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Acacia paradoxa – Kangaroo Thorn

Acacia paradoxa (Kangaroo Thorn) is a shrub which grows to a height of 5 metres. It has a hardiness rating of 8. Kangaroo Thorn will flower in August to November. The flowers from this plant are hermaphrodite (has both male and female organs) and they are pollinated by bees.







5 metres




Australia - New South Wales, Victoria

Acacia paradoxa Plant Profile

Ideal Planting Conditions

Kangaroo Thorn will grow in light (sandy), medium (loamy), hard (clay) soil. It is important for the soil to be well drained. Kangaroo Thorn prefers either dry or moist soils. Kangaroo Thorn should not be planted in shady areas.

Kangaroo Thorn Cultivation Details

A very tough plant that stands both wet and drought well, it is lime-tolerant and also withstands salt-laden winds. Prefers a sandy loam and a very sunny position. Succeeds in dry soils. Succeeds in any good garden soil that is not excessively limey.

Most members of this genus become chlorotic when grown on limey soils. Trees are not very hardy outdoors in Britain, they tolerate occasional temperatures down to between -5 and -10°C, but even in the mildest areas of the country they are likely to be killed in excessively harsh winters.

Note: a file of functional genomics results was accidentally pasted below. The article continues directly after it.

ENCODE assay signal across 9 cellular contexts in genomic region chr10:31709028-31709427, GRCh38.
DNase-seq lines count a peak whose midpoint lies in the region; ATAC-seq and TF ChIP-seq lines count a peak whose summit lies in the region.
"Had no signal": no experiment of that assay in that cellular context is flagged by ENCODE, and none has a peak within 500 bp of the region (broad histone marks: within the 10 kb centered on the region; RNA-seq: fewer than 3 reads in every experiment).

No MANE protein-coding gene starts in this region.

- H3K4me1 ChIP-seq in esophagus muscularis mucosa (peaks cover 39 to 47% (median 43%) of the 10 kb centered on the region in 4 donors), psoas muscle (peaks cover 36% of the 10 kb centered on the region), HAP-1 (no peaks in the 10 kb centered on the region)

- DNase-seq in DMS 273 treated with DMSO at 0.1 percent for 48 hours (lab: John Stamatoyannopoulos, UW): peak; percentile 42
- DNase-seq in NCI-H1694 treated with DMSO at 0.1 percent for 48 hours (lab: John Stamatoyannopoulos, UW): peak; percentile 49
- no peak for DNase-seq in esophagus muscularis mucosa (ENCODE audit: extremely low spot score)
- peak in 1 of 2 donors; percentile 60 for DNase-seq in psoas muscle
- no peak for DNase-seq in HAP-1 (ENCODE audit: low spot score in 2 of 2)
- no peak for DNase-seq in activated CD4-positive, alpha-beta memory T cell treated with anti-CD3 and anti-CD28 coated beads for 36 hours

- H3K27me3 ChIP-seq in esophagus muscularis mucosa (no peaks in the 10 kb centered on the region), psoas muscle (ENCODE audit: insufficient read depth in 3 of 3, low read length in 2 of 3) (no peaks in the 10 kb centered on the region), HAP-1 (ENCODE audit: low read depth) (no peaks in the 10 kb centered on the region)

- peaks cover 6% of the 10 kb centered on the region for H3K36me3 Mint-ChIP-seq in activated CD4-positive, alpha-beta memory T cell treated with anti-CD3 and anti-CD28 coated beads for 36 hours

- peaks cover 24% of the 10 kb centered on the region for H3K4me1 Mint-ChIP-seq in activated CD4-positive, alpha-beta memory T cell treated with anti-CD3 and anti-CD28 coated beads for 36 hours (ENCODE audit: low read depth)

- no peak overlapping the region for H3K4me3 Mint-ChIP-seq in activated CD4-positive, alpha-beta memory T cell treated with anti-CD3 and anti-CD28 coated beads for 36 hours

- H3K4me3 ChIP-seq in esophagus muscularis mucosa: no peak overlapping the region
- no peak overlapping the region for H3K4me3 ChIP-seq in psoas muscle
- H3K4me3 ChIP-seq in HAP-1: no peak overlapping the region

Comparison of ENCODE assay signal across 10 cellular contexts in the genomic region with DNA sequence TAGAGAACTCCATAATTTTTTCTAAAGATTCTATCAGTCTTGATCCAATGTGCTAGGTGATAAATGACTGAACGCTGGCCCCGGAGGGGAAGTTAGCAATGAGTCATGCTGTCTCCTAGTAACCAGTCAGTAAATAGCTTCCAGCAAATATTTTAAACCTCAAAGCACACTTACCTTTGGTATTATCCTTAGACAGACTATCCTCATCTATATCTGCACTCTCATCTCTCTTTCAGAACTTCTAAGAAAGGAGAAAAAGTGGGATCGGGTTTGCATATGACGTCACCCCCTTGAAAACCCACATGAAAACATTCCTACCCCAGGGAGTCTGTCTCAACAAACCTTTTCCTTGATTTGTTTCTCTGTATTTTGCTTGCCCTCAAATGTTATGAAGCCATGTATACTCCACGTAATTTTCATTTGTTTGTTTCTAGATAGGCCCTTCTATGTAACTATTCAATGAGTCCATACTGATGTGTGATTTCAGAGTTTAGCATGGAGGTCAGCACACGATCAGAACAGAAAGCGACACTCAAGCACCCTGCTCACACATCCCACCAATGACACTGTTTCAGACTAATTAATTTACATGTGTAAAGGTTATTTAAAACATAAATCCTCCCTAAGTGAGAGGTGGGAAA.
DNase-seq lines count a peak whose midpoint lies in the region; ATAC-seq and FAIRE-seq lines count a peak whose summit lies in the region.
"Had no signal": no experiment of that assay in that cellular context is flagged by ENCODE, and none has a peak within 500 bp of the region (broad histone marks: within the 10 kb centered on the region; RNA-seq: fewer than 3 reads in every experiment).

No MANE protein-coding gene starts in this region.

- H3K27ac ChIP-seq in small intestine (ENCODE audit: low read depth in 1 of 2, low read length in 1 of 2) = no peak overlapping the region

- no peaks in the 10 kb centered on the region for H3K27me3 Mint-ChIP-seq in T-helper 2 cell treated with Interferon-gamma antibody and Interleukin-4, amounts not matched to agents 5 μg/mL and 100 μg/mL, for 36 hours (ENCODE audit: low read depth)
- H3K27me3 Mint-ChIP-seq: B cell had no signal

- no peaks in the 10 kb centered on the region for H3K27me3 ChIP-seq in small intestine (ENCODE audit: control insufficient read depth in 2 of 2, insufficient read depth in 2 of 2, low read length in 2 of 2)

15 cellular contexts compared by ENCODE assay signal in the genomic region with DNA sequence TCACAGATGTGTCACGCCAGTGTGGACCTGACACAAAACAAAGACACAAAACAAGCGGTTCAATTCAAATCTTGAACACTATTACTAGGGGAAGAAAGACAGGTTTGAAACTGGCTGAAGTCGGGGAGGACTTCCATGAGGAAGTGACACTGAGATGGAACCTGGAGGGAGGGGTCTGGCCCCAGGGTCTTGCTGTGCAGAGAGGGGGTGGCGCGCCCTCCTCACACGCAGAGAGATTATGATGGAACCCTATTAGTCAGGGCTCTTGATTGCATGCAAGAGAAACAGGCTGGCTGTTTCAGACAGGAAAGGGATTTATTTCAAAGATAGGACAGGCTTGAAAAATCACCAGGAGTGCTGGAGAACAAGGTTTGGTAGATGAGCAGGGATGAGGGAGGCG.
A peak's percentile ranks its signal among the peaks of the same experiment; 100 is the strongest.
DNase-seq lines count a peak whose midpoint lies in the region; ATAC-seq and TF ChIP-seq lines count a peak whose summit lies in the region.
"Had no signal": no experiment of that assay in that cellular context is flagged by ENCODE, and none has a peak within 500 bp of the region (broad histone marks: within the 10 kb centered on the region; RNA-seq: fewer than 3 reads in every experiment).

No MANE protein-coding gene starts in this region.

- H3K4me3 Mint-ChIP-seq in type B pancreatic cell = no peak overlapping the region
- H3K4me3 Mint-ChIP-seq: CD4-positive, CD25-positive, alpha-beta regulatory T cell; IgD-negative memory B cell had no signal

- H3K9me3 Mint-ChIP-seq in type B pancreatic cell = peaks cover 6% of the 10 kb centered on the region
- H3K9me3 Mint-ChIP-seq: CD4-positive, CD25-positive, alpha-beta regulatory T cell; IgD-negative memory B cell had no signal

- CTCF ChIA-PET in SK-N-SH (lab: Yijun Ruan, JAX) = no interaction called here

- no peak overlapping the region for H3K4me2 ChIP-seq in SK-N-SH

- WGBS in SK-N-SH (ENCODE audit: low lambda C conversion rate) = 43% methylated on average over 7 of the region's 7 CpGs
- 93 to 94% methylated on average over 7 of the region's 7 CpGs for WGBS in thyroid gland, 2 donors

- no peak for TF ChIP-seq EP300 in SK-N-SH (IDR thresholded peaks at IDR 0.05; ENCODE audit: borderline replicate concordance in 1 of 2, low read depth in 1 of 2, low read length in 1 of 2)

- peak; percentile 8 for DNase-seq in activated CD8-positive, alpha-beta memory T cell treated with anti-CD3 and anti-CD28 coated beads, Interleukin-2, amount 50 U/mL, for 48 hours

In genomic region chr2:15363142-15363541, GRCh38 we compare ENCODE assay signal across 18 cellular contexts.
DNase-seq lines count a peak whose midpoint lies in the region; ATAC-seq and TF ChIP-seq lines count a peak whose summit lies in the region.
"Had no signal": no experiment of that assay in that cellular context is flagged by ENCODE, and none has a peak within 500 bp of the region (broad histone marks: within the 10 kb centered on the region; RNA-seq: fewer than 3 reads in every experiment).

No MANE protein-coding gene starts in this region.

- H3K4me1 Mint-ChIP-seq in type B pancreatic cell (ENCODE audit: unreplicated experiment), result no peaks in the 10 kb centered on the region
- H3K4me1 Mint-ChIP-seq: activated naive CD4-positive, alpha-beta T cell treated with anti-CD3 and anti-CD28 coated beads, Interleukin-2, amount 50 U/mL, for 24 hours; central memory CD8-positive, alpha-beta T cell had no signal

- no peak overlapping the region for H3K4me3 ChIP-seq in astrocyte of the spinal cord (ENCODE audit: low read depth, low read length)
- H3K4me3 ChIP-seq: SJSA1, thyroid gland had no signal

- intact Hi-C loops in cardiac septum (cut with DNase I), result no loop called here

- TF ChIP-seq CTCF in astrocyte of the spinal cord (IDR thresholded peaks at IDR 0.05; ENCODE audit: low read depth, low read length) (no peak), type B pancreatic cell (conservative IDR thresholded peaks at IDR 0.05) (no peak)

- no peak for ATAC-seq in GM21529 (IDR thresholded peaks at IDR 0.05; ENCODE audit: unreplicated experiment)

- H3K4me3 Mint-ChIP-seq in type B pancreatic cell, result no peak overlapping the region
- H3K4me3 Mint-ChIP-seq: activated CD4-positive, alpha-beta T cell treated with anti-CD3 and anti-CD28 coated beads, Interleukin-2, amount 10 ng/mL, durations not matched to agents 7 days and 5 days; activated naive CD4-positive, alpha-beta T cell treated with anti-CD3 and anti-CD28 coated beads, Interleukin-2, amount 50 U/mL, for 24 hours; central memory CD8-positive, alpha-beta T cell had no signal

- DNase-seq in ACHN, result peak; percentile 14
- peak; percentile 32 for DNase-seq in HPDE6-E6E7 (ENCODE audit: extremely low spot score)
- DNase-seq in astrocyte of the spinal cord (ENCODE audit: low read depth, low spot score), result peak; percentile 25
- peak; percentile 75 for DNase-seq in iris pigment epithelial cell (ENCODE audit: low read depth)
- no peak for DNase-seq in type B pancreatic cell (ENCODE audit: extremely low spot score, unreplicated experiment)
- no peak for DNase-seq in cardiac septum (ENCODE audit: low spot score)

This species has a symbiotic relationship with certain soil bacteria, these bacteria form nodules on the roots and fix atmospheric nitrogen. Some of this nitrogen is utilised by the growing plant but some can also be used by other plants growing nearby.

Kangaroo Thorn Edible Uses*

Flowers - cooked. Rich in pollen, they are often used in fritters.

How to Propagate Acacia paradoxa

Seed - best sown as soon as it is ripe in a sunny position in a warm greenhouse. Stored seed should be scarified, pre-soaked for 12 hours in warm water and then sown in a warm greenhouse in March. The seed germinates in 3-4 weeks at 25°C.

As soon as the seedlings are large enough to handle, prick them out into individual pots and grow them on in a sunny position in the greenhouse for their first winter. Plant them out in late spring or early summer, after the last expected frosts, and consider giving them some protection from the cold for their first winter outdoors.

Cuttings of half-ripe wood with a heel, July/August in individual pots in a frame. Overwinter in a greenhouse for the first winter and plant out in their permanent positions in late spring or early summer. Fair percentage.

Other Uses

A yellow dye is obtained from the flowers. A green dye is obtained from the seed pods. Plants are heavily armed with thorns and make a good screen or hedge in warm temperate areas.


  • The New RHS Dictionary of Gardening. 1992. Author: Huxley. A.
  • Flora of the Sydney Region Author: Carolin. R. & Tindale. M.

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About the author 

Gary Clarke

Hi, I'm Gary Clarke, gardening enthusiast and former landscaper. I have had privilege of sharing my gardening knowledge at Aussie Green Thumb since early 2020.

I have a passion for using native Australian plants in Aussie gardens and I always try to promote growing fruit trees and vegetable gardens whenever possible.

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